Sickle cell disease: healthcare professionals’ views of patients in the emergency department

Hannah Jerman*, Yan-Shing Chang

*Corresponding author for this work

Research output: Contribution to journalArticlepeer-review

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Abstract

Background
Sickle Cell Disease (SCD) is a commonly inherited blood disorder. There is a high prevalence of sickle cell disease globally. The majority of SCD patients will seek medical help across their lives, for the complications of their disease. The most common complication which requires hospital attendance, and often admission, is pain crisis. It is important for these patients to receive timely care, particularly analgesia, when attending hospitals for pain crisis. This is usually via A&E departments, which are increasingly under pressure. The quality of the care they receive can vary, possibly due to attitudes and views of healthcare professionals (HCPs), towards the patients.
Aims
To systematically review the attitudes and views of HCPs working in emergency departments, when caring for SCD patients in the emergency department.
Method
After a literature search, CINAHL, Medline and BNI database searches were conducted. Inclusion and exclusion criteria were used to identify papers, for data extraction and analysis. Thematic synthesis were used to present data and identify themes within the papers.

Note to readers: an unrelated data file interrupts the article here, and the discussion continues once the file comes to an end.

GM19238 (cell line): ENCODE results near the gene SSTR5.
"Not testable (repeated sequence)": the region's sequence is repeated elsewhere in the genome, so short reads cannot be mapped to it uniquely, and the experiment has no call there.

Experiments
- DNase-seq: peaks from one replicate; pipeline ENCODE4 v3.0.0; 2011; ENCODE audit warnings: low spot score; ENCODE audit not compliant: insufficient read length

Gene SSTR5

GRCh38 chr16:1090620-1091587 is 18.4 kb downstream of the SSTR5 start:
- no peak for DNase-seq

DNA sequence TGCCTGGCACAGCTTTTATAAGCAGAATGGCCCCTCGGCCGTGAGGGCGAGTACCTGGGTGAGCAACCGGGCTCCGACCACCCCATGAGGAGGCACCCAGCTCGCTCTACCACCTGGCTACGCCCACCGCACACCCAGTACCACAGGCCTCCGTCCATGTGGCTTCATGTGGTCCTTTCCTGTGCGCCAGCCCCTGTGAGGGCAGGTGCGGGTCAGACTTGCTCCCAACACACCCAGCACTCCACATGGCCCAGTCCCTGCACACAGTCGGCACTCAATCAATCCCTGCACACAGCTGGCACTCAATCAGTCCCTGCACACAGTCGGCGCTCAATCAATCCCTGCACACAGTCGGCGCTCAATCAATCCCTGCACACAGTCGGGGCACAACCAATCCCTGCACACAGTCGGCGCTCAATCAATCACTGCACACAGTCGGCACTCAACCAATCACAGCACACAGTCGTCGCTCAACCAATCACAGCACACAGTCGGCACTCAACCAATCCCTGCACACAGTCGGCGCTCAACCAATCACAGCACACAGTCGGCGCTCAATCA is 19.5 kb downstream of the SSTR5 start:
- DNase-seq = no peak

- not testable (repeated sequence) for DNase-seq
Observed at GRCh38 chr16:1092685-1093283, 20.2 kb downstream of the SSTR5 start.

Results
Four papers were identified to fit the inclusion criteria. After data synthesis, three themes were identified. These include frustration of staff, the belief of drug seeking behaviour and feelings of unease of staff. These are all negative attitudes of staff towards SCD patients.
Conclusions
The literature review found that HCPs have some negative attitudes and views of Sickle Cell patients attending A&E departments. The outcomes of this help to inform future research, as the research in this area is limited, particularly in the UK. This could include further research into patient views of their care and exploring reasons behind the negative attitudes and views of HCPs. For clinical practice, the review has identified that SCD care needs improvement, as the negative attitudes and views are likely impacting care. Recommendations of the review include educational initiatives in departments, to reduce negative attitudes and views.
Original languageEnglish
JournalEmergency Nurse
DOIs
Publication statusPublished - 15 Aug 2023

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